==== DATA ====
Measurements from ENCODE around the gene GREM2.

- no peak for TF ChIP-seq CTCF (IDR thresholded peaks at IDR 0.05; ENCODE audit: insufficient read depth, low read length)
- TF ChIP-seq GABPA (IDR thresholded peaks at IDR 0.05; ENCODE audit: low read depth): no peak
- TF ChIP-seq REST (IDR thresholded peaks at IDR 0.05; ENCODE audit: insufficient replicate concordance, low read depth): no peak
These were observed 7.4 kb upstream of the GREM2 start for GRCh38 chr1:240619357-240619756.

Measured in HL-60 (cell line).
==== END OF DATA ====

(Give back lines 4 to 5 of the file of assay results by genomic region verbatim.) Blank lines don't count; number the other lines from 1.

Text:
- TF ChIP-seq REST (IDR thresholded peaks at IDR 0.05; ENCODE audit: insufficient replicate concordance, low read depth): no peak
These were observed 7.4 kb upstream of the GREM2 start for GRCh38 chr1:240619357-240619756.